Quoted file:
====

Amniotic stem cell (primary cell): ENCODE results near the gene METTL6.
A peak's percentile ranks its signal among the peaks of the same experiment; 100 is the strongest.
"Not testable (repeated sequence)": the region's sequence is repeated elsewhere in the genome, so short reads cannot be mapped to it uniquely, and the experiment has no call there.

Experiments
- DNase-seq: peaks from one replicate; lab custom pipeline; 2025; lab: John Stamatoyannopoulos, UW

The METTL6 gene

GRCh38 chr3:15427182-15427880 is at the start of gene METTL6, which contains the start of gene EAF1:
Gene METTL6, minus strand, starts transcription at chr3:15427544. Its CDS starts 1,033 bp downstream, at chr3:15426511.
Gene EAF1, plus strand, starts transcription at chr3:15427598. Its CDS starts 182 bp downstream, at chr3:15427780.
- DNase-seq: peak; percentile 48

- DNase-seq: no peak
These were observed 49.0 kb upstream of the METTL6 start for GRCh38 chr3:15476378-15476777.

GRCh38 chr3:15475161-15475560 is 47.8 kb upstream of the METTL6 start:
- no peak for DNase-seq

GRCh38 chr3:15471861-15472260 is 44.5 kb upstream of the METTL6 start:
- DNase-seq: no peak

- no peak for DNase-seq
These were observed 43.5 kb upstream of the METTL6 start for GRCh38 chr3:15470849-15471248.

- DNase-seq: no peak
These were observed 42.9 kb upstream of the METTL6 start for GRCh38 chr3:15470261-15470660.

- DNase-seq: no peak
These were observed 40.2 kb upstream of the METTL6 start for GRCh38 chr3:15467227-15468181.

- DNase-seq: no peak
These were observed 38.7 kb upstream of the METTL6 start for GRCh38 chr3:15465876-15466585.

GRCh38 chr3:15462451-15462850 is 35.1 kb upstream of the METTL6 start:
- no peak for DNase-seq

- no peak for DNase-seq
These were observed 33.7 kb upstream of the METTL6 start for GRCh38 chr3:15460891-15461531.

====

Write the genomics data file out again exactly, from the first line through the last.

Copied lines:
Amniotic stem cell (primary cell): ENCODE results near the gene METTL6.
A peak's percentile ranks its signal among the peaks of the same experiment; 100 is the strongest.
"Not testable (repeated sequence)": the region's sequence is repeated elsewhere in the genome, so short reads cannot be mapped to it uniquely, and the experiment has no call there.

Experiments
- DNase-seq: peaks from one replicate; lab custom pipeline; 2025; lab: John Stamatoyannopoulos, UW

The METTL6 gene

GRCh38 chr3:15427182-15427880 is at the start of gene METTL6, which contains the start of gene EAF1:
Gene METTL6, minus strand, starts transcription at chr3:15427544. Its CDS starts 1,033 bp downstream, at chr3:15426511.
Gene EAF1, plus strand, starts transcription at chr3:15427598. Its CDS starts 182 bp downstream, at chr3:15427780.
- DNase-seq: peak; percentile 48

- DNase-seq: no peak
These were observed 49.0 kb upstream of the METTL6 start for GRCh38 chr3:15476378-15476777.

GRCh38 chr3:15475161-15475560 is 47.8 kb upstream of the METTL6 start:
- no peak for DNase-seq

GRCh38 chr3:15471861-15472260 is 44.5 kb upstream of the METTL6 start:
- DNase-seq: no peak

- no peak for DNase-seq
These were observed 43.5 kb upstream of the METTL6 start for GRCh38 chr3:15470849-15471248.

- DNase-seq: no peak
These were observed 42.9 kb upstream of the METTL6 start for GRCh38 chr3:15470261-15470660.

- DNase-seq: no peak
These were observed 40.2 kb upstream of the METTL6 start for GRCh38 chr3:15467227-15468181.

- DNase-seq: no peak
These were observed 38.7 kb upstream of the METTL6 start for GRCh38 chr3:15465876-15466585.

GRCh38 chr3:15462451-15462850 is 35.1 kb upstream of the METTL6 start:
- no peak for DNase-seq

- no peak for DNase-seq
These were observed 33.7 kb upstream of the METTL6 start for GRCh38 chr3:15460891-15461531.